Car Accidents with Electric Vehicles

If you’ve experienced an accident or injury involving an electric vehicle (EV), it might feel like there are more questions than answers.

Like all new technology, electric vehicles are at the frontiers of the law. From batteries to autonomous features, entirely new kinds of cases are emerging all the time.

Of course, that’s on top of all the usual questions and stress around fault, liability, insurance coverage, and so forth.

So, if you’re dealing with the aftermath of an EV collision, our legal team will help you fight for rightful compensation while navigating the complexities of this cutting-edge tech.

Electric vehicle incidents & concerns

In a few short years, electric vehicles evolved from far-fetched concept cars to in-demand production vehicles.

But wide adoption doesn’t mean they’re free of issues. In fact, their batteries and numerous “smart” features create new kinds of problems—sometimes with devastating consequences.

Remember: EV-related claims may have little precedent and therefore lots of ambiguity. Insurers and manufacturers may try to use this ambiguity in their favor. If you or your loved ones suffered harm related to an electric vehicle, then it’s as important as ever to consult an experienced accident and injury attorney.

Batteries can ignite or explode

We’ve all seen EV battery fires on the news. Smoke or sparks may give way to flames, which seem to come from nowhere and quickly consume the vehicle. Not only are these cases deeply alarming, but sadly, some have been fatal.

Most of today’s EVs use lithium-ion (Li-ion) batteries. Unfortunately, lithium is highly heat-sensitive and combustible. A severe temperature increase—whether from poor design, manufacturing errors, or extreme operating conditions—can ignite the battery and produce a frightening fire.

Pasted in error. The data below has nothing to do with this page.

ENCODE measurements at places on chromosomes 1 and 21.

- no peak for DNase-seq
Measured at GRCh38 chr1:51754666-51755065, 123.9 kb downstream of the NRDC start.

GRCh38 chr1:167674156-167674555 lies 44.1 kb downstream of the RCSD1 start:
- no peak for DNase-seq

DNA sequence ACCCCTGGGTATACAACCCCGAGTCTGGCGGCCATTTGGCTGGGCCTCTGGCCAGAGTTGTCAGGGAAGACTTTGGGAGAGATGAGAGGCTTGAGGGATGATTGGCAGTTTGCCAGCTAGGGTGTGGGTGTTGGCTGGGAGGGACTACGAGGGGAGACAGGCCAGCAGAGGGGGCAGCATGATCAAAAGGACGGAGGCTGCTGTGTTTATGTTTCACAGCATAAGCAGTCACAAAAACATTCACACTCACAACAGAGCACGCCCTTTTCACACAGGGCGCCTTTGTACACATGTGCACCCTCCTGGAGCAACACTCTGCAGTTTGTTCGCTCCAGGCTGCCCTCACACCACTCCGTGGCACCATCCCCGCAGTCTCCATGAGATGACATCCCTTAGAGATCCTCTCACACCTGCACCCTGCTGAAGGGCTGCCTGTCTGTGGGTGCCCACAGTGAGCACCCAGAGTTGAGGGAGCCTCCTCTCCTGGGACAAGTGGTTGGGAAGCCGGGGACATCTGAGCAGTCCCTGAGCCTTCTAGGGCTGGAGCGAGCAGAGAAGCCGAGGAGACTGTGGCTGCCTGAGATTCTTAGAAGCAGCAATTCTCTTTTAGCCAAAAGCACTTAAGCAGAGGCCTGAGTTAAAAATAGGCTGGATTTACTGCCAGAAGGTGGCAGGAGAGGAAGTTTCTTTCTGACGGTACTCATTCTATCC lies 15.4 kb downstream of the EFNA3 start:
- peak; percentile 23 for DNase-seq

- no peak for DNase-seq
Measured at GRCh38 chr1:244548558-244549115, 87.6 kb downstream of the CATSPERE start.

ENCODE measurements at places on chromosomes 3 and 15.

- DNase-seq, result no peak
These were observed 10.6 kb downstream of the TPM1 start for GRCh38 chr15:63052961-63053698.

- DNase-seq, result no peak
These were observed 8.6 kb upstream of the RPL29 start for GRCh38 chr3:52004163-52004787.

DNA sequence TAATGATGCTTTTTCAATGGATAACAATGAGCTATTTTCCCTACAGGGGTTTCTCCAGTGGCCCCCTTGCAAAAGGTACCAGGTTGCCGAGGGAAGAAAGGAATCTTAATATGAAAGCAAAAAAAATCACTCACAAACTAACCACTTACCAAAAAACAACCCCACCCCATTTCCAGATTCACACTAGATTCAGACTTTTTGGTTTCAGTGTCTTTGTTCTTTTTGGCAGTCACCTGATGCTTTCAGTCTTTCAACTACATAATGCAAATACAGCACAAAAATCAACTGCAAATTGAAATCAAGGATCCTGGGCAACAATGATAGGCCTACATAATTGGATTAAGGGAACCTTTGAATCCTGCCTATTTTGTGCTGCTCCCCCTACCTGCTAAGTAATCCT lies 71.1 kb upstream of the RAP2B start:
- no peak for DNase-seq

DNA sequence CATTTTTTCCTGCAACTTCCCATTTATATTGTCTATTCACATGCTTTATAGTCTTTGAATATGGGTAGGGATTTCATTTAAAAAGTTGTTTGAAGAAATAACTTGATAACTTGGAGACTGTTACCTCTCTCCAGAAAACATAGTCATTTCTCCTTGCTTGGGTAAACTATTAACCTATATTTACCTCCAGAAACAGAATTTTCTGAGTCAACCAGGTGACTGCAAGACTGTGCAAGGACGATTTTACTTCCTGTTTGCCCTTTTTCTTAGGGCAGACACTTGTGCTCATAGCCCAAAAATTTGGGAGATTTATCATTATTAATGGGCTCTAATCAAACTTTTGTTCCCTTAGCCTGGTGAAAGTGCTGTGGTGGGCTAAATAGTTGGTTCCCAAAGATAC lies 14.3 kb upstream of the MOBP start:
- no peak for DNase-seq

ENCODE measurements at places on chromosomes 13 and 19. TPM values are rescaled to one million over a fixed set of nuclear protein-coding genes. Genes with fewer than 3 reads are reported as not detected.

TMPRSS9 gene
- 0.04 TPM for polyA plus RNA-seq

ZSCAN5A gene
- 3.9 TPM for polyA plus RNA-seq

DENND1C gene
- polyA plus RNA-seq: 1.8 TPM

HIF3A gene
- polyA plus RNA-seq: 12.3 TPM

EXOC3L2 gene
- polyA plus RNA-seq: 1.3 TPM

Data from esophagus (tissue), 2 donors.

There are a couple of additional hazards beyond the obvious combustion risk.

For one thing, Li-ion batteries contain several substances that become volatile under heat. When exposed to fire, they may produce extremely harmful gases like carbon monoxide and hydrogen fluoride. These gases are potentially fatal on their own, let alone in combination with heat and smoke.

Consequently, rescuers may need to be especially cautious. The unique risks of EV batteries may mean slower aid and, potentially, worse outcomes for everyone involved.

Doors have trapped people inside

In rare but particularly tragic cases, the vehicle’s own doors have trapped drivers or passengers inside a burning vehicle. This isn’t inherent to EVs, but is a risk of the novel, automated features that some EV makers have adopted.

Most notably, some popular models have self-retracting door handles. These are intended to extend when someone approaches and retract when not needed. However, if damage renders the software or mechanisms inoperable, rescuers may not be able to open the doors quickly (or at all) to extract the occupants.

To be clear, this is an extremely rare event. But in combination with battery-related fire hazards, it’s a dramatic and dangerous occurrence that current laws may not clearly address.

Self-driving EVs raise new liability questions

Collisions with autonomous EVs (or ones temporarily in auto-pilot mode) raise a slew of legal questions.

Engineering quality standards, the role of artificial intelligence in self-driving software, and the operator’s decision to relinquish control are mostly uncharted territory. These factors, plus the human element of most collisions, make it uniquely hard to disentangle liability.

If you were in an accident involving a self-driving EV, then we urge you to contact a legal professional as soon as possible.

Getting legal help after your EV accident

In the US, electric vehicle sales seem to hit new highs with every passing month. And as EVs form a growing share of all cars, they also form a growing share of all car collisions.

As a result, we’ve already seen new and complex legal situations. Some, like batteries combusting or autonomous features misbehaving, involve tricky matters of product liability that may involve manufacturers directly.

Electric vehicle or not, you still need an advocate. Even accidents that seem straightforward can have serious implications for your finances and well-being. No matter the cause of your EV-related incident, it’s critical to talk to an attorney before dealing with any insurers.

At Bridge Law, our team has spent years helping others just like you get fair treatment and just compensation. To confidentially discuss your situation with an expert, please reach out today.